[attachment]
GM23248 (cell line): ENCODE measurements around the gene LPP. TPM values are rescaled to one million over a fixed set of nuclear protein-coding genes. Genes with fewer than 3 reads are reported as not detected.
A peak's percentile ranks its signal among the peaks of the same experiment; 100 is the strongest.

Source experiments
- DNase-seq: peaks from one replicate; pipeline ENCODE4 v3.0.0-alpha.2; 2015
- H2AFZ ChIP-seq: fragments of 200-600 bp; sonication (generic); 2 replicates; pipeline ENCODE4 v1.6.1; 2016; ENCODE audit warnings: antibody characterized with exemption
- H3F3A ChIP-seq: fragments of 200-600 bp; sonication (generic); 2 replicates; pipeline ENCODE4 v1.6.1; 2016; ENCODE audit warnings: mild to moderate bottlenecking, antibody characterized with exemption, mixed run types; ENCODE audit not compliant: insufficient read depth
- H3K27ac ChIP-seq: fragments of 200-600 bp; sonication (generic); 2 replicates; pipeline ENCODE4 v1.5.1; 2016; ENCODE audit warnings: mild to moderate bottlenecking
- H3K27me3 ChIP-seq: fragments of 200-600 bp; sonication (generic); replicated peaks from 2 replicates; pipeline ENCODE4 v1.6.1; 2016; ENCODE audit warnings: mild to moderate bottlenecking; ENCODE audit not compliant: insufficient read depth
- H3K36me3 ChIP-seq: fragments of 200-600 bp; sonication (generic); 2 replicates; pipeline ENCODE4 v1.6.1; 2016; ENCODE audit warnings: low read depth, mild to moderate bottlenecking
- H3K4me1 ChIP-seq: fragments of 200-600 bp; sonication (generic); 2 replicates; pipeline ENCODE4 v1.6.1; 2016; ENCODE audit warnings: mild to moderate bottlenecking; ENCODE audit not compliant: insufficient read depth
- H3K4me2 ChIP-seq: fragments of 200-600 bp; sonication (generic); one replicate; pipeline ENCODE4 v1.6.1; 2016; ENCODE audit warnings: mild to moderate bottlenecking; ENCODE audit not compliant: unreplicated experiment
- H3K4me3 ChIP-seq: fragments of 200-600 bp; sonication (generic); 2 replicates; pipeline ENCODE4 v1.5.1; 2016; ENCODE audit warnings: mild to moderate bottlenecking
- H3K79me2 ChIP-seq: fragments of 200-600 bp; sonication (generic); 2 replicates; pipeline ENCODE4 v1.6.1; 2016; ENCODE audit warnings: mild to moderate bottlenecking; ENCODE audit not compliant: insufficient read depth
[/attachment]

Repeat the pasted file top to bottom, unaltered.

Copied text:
GM23248 (cell line): ENCODE measurements around the gene LPP. TPM values are rescaled to one million over a fixed set of nuclear protein-coding genes. Genes with fewer than 3 reads are reported as not detected.
A peak's percentile ranks its signal among the peaks of the same experiment; 100 is the strongest.

Source experiments
- DNase-seq: peaks from one replicate; pipeline ENCODE4 v3.0.0-alpha.2; 2015
- H2AFZ ChIP-seq: fragments of 200-600 bp; sonication (generic); 2 replicates; pipeline ENCODE4 v1.6.1; 2016; ENCODE audit warnings: antibody characterized with exemption
- H3F3A ChIP-seq: fragments of 200-600 bp; sonication (generic); 2 replicates; pipeline ENCODE4 v1.6.1; 2016; ENCODE audit warnings: mild to moderate bottlenecking, antibody characterized with exemption, mixed run types; ENCODE audit not compliant: insufficient read depth
- H3K27ac ChIP-seq: fragments of 200-600 bp; sonication (generic); 2 replicates; pipeline ENCODE4 v1.5.1; 2016; ENCODE audit warnings: mild to moderate bottlenecking
- H3K27me3 ChIP-seq: fragments of 200-600 bp; sonication (generic); replicated peaks from 2 replicates; pipeline ENCODE4 v1.6.1; 2016; ENCODE audit warnings: mild to moderate bottlenecking; ENCODE audit not compliant: insufficient read depth
- H3K36me3 ChIP-seq: fragments of 200-600 bp; sonication (generic); 2 replicates; pipeline ENCODE4 v1.6.1; 2016; ENCODE audit warnings: low read depth, mild to moderate bottlenecking
- H3K4me1 ChIP-seq: fragments of 200-600 bp; sonication (generic); 2 replicates; pipeline ENCODE4 v1.6.1; 2016; ENCODE audit warnings: mild to moderate bottlenecking; ENCODE audit not compliant: insufficient read depth
- H3K4me2 ChIP-seq: fragments of 200-600 bp; sonication (generic); one replicate; pipeline ENCODE4 v1.6.1; 2016; ENCODE audit warnings: mild to moderate bottlenecking; ENCODE audit not compliant: unreplicated experiment
- H3K4me3 ChIP-seq: fragments of 200-600 bp; sonication (generic); 2 replicates; pipeline ENCODE4 v1.5.1; 2016; ENCODE audit warnings: mild to moderate bottlenecking
- H3K79me2 ChIP-seq: fragments of 200-600 bp; sonication (generic); 2 replicates; pipeline ENCODE4 v1.6.1; 2016; ENCODE audit warnings: mild to moderate bottlenecking; ENCODE audit not compliant: insufficient read depth